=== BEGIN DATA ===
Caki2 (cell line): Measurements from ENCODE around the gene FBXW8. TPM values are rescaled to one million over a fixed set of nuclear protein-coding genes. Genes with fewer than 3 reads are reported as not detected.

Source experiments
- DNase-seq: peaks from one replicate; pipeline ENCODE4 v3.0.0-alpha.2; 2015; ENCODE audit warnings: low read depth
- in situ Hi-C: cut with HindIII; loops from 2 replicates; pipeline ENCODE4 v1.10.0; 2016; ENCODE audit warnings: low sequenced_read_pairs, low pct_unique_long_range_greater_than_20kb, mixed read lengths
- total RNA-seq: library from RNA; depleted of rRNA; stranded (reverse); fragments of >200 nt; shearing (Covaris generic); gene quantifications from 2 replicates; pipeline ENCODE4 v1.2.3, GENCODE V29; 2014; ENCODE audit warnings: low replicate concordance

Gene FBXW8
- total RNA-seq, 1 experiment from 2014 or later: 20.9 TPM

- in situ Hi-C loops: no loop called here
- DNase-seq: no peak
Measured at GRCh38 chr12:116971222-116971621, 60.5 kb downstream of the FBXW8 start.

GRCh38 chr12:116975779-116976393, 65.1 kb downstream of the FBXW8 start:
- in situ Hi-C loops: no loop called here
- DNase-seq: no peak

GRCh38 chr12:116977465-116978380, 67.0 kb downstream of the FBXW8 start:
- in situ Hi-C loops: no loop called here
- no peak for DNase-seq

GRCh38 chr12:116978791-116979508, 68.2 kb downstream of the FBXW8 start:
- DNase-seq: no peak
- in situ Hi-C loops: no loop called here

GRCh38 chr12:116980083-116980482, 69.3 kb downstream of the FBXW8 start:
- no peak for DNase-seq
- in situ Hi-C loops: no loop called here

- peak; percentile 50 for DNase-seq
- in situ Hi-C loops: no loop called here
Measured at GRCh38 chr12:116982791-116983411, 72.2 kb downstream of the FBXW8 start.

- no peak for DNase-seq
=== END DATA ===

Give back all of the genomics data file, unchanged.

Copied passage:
Caki2 (cell line): Measurements from ENCODE around the gene FBXW8. TPM values are rescaled to one million over a fixed set of nuclear protein-coding genes. Genes with fewer than 3 reads are reported as not detected.

Source experiments
- DNase-seq: peaks from one replicate; pipeline ENCODE4 v3.0.0-alpha.2; 2015; ENCODE audit warnings: low read depth
- in situ Hi-C: cut with HindIII; loops from 2 replicates; pipeline ENCODE4 v1.10.0; 2016; ENCODE audit warnings: low sequenced_read_pairs, low pct_unique_long_range_greater_than_20kb, mixed read lengths
- total RNA-seq: library from RNA; depleted of rRNA; stranded (reverse); fragments of >200 nt; shearing (Covaris generic); gene quantifications from 2 replicates; pipeline ENCODE4 v1.2.3, GENCODE V29; 2014; ENCODE audit warnings: low replicate concordance

Gene FBXW8
- total RNA-seq, 1 experiment from 2014 or later: 20.9 TPM

- in situ Hi-C loops: no loop called here
- DNase-seq: no peak
Measured at GRCh38 chr12:116971222-116971621, 60.5 kb downstream of the FBXW8 start.

GRCh38 chr12:116975779-116976393, 65.1 kb downstream of the FBXW8 start:
- in situ Hi-C loops: no loop called here
- DNase-seq: no peak

GRCh38 chr12:116977465-116978380, 67.0 kb downstream of the FBXW8 start:
- in situ Hi-C loops: no loop called here
- no peak for DNase-seq

GRCh38 chr12:116978791-116979508, 68.2 kb downstream of the FBXW8 start:
- DNase-seq: no peak
- in situ Hi-C loops: no loop called here

GRCh38 chr12:116980083-116980482, 69.3 kb downstream of the FBXW8 start:
- no peak for DNase-seq
- in situ Hi-C loops: no loop called here

- peak; percentile 50 for DNase-seq
- in situ Hi-C loops: no loop called here
Measured at GRCh38 chr12:116982791-116983411, 72.2 kb downstream of the FBXW8 start.

- no peak for DNase-seq